30 August 2013

guest post: from singapore to indonesia

hey, it's friday! today, my guest post is courtesy of liana.  i met her several years ago through one of those eating sessions over at nina's house. we've gone out a few times with our small circle of friends, though sadly, not as often as i would have liked. i am impressed by her wit, and the way she speaks and writes. i'm a grammar police on other people, but i find myself second guessing my words when i talk to her. haha. she writes her thoughts so eloquently over on her blog.


let's read about her move to indonesia and what she remembers most about singapore.

Out of Singapore and off to Indonesia

The universe, in a manner of speaking, booted me out of Singapore. On hindsight, it was one of my silently mumbled prayers in my mind that was answered. My world was collapsing – my resignation from my job, the work environment was completely untenable, coincided with the collapse of my relationship. It was one of the hardest moments in my life because I felt completely alone; the people I considered friends were nowhere in sight and the man I was in a relationship with, I learnt, was never suppose to be with me. Professionally, my scruples and work ethics were completely opposed to the company’s. This was in 2009. There really was no reason for me to stay in Singapore, my second home for more than a decade.

The path that opened up to me was a posting in Indonesia, in a school that the school I was affiliated with in Singapore that had a partnership with. I accepted the job and I found myself back in teaching after eight years of hiatus. I remember talking aloud to the universe one day when the pain from the failure of my relationship was asphyxiating. I said out loud that I needed to get away, to leave and pick up the pieces of my life. Life in Bekasi, a city located in West Java that is about 30 minutes (without the popular traffic) from Jakarta, proved to be therapeutic although, admittedly, there was a long period of adjustment in terms of lifestyle, work ethics, culture and language.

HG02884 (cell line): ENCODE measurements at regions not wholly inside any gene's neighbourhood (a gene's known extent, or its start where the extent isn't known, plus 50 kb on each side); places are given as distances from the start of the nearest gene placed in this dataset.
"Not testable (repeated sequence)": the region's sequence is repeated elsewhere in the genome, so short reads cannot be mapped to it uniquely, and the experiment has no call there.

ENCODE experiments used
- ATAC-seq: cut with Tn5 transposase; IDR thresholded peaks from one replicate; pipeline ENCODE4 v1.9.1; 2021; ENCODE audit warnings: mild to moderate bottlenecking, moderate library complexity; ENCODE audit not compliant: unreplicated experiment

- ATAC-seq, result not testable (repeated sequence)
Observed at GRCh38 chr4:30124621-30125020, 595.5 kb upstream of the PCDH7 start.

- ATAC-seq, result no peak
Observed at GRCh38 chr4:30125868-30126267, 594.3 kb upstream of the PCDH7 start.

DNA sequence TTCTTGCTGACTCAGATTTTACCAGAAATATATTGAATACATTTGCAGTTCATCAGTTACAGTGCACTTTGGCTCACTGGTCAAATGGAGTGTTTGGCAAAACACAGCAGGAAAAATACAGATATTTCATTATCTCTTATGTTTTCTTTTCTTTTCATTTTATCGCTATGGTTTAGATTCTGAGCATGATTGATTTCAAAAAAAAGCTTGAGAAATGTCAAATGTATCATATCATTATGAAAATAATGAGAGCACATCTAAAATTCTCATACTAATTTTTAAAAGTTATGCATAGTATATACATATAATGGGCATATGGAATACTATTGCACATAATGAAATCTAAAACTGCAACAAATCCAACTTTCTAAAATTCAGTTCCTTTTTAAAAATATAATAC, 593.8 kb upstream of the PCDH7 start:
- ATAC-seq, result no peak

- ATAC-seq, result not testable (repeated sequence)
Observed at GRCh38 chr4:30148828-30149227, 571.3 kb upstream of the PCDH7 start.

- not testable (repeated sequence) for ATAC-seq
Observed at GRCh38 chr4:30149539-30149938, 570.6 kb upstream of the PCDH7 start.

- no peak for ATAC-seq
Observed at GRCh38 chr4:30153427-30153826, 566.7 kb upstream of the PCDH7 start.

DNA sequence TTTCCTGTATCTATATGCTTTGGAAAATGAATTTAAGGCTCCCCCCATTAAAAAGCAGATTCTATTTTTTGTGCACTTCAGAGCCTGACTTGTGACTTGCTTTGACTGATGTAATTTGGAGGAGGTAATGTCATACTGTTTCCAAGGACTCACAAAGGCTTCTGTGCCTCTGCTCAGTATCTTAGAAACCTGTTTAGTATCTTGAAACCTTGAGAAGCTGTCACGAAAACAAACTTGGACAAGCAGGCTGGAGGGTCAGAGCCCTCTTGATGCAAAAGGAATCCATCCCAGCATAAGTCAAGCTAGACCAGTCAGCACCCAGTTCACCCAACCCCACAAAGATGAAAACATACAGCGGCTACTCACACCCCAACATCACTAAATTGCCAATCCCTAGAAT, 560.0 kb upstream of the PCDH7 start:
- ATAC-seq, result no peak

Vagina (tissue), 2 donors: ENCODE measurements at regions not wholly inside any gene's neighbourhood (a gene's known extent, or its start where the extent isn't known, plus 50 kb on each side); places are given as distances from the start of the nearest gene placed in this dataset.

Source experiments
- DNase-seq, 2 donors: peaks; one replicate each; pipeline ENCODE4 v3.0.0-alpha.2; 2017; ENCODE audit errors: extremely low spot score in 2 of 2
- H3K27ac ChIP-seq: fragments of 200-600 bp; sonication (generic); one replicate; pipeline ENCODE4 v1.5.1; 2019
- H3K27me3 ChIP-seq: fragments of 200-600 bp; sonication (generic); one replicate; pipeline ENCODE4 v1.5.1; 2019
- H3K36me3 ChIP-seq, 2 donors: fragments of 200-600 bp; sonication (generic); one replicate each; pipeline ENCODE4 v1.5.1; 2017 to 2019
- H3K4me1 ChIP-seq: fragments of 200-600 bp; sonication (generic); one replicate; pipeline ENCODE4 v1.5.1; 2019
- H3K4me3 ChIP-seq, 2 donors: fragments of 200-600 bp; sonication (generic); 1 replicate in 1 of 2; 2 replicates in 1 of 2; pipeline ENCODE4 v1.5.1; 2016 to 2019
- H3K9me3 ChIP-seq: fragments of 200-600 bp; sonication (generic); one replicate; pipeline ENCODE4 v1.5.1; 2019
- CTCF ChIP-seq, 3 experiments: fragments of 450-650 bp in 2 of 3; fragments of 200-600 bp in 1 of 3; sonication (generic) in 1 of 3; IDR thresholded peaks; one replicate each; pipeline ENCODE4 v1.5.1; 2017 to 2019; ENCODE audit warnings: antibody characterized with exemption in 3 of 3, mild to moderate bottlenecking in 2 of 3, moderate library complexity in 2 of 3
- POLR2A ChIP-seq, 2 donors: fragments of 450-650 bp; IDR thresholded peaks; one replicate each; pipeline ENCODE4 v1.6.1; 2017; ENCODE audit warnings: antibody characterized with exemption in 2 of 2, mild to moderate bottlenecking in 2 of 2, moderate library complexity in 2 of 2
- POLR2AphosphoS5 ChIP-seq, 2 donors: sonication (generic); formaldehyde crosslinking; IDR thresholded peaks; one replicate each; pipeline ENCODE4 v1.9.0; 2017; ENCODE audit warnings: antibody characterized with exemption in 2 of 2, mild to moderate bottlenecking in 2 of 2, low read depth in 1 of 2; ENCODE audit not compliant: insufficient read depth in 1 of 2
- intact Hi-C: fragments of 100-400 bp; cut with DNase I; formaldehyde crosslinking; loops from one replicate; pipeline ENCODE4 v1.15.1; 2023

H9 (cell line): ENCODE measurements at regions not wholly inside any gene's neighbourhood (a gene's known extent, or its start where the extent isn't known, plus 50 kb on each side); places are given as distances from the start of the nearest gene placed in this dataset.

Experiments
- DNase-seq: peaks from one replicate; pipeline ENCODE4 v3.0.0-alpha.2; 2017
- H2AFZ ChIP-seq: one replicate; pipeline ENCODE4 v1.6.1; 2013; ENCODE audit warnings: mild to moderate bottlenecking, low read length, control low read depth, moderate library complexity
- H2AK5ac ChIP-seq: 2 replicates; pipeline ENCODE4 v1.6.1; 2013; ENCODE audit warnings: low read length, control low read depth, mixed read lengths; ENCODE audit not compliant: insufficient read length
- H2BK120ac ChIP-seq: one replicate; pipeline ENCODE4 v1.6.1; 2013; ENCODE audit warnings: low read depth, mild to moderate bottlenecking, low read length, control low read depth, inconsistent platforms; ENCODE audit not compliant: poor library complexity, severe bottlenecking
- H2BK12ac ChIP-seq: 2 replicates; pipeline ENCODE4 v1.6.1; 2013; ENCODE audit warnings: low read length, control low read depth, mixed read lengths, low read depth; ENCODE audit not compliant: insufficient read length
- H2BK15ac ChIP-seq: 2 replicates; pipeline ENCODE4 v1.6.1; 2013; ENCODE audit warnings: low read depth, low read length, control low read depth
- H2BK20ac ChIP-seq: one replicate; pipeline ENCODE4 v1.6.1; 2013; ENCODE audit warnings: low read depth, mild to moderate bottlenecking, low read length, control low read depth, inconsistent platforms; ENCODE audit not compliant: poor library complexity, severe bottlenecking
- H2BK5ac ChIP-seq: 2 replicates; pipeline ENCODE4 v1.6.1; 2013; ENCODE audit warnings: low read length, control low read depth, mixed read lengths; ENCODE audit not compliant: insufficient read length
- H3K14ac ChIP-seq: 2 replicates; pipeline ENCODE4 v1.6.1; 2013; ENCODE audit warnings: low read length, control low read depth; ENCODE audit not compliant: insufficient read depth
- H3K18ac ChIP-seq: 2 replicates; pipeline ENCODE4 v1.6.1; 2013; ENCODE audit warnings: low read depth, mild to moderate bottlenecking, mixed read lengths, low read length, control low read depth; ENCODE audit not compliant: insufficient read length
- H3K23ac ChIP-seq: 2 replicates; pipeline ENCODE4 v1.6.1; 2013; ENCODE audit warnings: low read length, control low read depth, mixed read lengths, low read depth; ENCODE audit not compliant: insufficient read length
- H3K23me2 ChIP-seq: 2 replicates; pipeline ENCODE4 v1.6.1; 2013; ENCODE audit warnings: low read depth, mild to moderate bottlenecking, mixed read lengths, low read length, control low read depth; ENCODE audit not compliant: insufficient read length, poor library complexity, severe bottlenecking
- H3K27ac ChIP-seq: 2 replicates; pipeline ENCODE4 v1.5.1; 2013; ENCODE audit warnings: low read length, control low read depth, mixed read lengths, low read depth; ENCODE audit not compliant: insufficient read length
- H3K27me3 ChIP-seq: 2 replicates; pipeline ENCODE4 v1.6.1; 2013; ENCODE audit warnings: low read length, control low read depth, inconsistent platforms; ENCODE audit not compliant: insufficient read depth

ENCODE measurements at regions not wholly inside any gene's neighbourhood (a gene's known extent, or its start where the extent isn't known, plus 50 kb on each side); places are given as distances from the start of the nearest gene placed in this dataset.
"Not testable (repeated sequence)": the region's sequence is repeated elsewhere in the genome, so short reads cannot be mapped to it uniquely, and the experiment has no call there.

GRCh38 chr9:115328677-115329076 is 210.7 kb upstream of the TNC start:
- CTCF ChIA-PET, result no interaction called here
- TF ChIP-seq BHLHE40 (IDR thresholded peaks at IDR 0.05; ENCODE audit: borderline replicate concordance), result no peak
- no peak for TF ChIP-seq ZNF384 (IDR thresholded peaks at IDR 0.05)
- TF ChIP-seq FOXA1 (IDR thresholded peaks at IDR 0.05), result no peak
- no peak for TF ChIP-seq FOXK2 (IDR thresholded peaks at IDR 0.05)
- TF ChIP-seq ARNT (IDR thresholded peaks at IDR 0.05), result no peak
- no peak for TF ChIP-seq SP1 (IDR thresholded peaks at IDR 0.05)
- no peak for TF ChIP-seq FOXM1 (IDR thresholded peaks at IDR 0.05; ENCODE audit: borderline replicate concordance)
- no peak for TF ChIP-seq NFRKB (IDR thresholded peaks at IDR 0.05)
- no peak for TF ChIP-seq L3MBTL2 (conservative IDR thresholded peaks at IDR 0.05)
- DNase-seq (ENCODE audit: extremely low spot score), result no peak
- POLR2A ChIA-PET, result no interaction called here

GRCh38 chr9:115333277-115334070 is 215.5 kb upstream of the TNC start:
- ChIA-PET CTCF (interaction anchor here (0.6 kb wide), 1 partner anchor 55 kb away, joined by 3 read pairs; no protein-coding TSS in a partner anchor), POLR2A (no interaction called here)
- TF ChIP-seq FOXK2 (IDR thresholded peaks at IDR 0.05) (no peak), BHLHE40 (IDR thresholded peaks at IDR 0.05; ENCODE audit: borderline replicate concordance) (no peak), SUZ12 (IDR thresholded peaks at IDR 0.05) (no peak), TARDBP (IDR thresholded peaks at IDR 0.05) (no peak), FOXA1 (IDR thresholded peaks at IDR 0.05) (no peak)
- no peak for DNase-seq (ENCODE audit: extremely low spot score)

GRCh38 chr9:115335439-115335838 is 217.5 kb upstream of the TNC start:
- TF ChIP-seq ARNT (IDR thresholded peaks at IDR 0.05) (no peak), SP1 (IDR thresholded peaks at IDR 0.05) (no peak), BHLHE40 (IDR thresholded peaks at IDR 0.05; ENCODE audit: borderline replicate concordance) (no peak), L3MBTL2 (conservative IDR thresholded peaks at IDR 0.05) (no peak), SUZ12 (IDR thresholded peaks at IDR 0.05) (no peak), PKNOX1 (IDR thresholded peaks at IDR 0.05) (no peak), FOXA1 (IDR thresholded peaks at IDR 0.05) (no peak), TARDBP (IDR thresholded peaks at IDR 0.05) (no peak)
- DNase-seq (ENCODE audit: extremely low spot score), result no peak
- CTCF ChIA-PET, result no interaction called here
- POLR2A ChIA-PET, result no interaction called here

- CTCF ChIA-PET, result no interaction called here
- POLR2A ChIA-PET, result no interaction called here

I am not, despite, reaching level 4 in university, fluent in Bahasa Indonesia but this was the least of my worries because I was hired to handle the English classes. The pace at work, I discovered, is much slower vis-à-vis Singapore; Indonesians have a more laidback approach to handling problems and issues. They believe in not being agitated, in praying for the solution, and leaving it to tomorrow if today is not possible. They also don’t believe in playing the blaming game, of “saving your arse first”, which was something that I learned and played when I was in Singapore (one of my quondam bosses gave me that tip and encouraged me to apply it constantly in the workplace). Through the months, I realised that part of my adjustment problem was me. I still struggle with the language,but I’m slowly working on being a little fluent with each passing day.

with Shine, a Filipino friend in Indonesia